Walker Cup 2019: Players fight nerves as opening foursomes session ends in 2-2 tie

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HOYLAKE, England — The first session of matches in the 47th Walker Cup could never be described as a waste of time in unexpectedly benign conditions enjoyed by players and spectators alike at Royal Liverpool. But no statements were made, either, during Day 1’s morning foursomes, the score settling at 2-2 with all four matches finishing on the penultimate green.

In the top match, the Anglo-Irish combination of Alex Fitzpatrick and Conor Purcell got Great Britain & Ireland off to an ideal start with a 2-and-1 victory over U.S. Amateur finalists Andy Ogletree (whose approach to the first green flew out-of-bounds in an ignominious start) and John Augenstein. Three-up as early as the sixth tee, the home pair were never less than 2 up the rest of the match.

“It’s always nice to get the first point on the board as it gives the lads behind a boost to see a blue number up there,” said Fitzpatrick, whose older brother, European Tour player Matt, was in the gallery. “Our start really helped us, and the crowd got behind us early. We bounced off each other really well.”

It wasn’t long before the scores were level again. All-square through 10 holes, Americans John Pak and Isaiah Salinda claimed three straight holes to take a decisive lead against the Scottish pair of Sandy Scott and Euan Walker. All of which was a far cry from Pak’s opening tee shot. Let’s just say he caught it a little heavy.

“I was a bit nervous, having never played in front of that many people before,” said Pak, an All-American at Florida State. “But we settled down a bit after that. The last five holes are the most important in any match. Which is why we wanted Isaiah to go first on the two par 5s, 14 and 16. He gets it out there a bit longer than I do.”

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The bottom two matches followed a similar pattern. GB&I’s Harry Hall and Conor Gough never trailed against Stewart Hagestad and Akshay Bhatia, winning 2 and 1. Similarly, the American pair of Brandon Wu and Alex Smalley were never behind en route to their 2-and-1 victory over Tom Sloman and Thomas Plumb.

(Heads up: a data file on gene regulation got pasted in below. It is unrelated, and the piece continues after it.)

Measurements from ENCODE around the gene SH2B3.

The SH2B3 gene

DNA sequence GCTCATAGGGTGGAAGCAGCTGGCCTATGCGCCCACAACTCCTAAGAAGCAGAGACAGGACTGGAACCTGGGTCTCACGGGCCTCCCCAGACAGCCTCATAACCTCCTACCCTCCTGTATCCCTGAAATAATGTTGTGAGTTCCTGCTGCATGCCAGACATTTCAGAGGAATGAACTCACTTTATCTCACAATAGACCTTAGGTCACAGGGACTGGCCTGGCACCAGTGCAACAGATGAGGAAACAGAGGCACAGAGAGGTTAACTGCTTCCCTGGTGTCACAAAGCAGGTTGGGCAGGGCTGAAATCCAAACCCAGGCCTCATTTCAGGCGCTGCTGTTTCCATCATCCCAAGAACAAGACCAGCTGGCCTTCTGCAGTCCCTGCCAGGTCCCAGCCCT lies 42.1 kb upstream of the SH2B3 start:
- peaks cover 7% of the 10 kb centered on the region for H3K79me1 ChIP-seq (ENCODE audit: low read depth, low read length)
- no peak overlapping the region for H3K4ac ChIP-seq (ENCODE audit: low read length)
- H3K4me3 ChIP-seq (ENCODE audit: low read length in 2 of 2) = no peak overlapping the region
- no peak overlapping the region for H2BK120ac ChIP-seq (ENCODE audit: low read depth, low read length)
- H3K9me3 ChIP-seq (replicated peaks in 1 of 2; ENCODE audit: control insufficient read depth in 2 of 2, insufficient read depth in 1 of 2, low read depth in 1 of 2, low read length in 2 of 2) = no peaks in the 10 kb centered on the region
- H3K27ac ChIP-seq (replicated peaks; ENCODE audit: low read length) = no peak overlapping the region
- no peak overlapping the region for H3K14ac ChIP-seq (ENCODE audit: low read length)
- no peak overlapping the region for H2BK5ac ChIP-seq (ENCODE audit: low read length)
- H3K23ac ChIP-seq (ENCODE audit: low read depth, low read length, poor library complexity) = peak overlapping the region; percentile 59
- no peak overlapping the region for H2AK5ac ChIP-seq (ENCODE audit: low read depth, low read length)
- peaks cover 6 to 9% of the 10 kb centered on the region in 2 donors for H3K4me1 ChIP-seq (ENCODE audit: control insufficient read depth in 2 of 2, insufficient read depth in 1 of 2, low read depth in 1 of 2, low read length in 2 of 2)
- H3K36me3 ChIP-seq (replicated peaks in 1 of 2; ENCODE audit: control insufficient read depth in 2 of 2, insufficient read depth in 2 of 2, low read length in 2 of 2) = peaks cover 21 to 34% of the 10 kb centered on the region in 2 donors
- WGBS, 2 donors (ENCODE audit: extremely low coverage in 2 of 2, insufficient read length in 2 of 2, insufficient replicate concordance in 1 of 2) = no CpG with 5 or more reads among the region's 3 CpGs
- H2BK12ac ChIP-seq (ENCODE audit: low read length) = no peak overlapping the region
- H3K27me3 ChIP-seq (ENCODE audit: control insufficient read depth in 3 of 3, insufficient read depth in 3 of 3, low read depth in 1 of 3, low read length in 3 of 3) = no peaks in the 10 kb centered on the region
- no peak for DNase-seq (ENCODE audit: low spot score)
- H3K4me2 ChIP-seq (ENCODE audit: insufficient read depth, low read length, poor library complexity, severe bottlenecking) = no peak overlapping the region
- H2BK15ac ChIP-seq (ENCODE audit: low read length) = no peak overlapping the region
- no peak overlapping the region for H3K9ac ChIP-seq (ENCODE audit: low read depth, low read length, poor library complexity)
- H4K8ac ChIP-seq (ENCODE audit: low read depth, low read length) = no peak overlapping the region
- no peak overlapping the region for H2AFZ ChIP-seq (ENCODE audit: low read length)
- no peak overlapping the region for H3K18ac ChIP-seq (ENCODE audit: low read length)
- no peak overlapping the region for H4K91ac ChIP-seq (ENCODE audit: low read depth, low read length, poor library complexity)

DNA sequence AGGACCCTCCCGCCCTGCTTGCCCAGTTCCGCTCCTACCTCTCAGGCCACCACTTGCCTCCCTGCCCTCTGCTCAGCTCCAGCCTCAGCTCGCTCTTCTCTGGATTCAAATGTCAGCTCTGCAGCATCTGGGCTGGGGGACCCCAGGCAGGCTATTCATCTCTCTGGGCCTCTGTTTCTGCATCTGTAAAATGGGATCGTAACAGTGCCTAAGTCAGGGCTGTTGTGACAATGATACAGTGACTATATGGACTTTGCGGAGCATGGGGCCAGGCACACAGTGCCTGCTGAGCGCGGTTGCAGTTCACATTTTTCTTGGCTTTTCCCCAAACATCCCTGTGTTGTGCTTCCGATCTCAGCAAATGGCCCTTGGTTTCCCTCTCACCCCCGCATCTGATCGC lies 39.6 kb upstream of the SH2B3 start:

As for the afternoon singles, the thoughts and tactics of the two captains were, as ever, provoking much speculation and conjecture. And each, at least in one respect, followed the same game plan.

GB&I skipper Craig Watson came through on his promise to put all 10 players on the course at least once on the opening day. British Amateur champion James Sugrue and Tom Sloman were both omitted from the morning foursomes, but both were included in the afternoon singles lineup, Plumb and Hall dropping out.

For the Americans, skipper Nathaniel Crosby followed his counterpart’s lead by giving every member of his side a first-day start. The losing morning partnership of Hagestad and Bhatia were benched for afternoon singles, replaced by World No. 1 Cole Hammer and Steven Fisk. The newcomers will play first and second in the singles order.

The first afternoon match—Hammer versus Fitzgerald—will give the 20-year-old Englishman an opportunity for a bit of revenge. In the quarterfinal of the 2018 U.S. Amateur at Pebble Beach, Hammer prevailed by 2 and 1.


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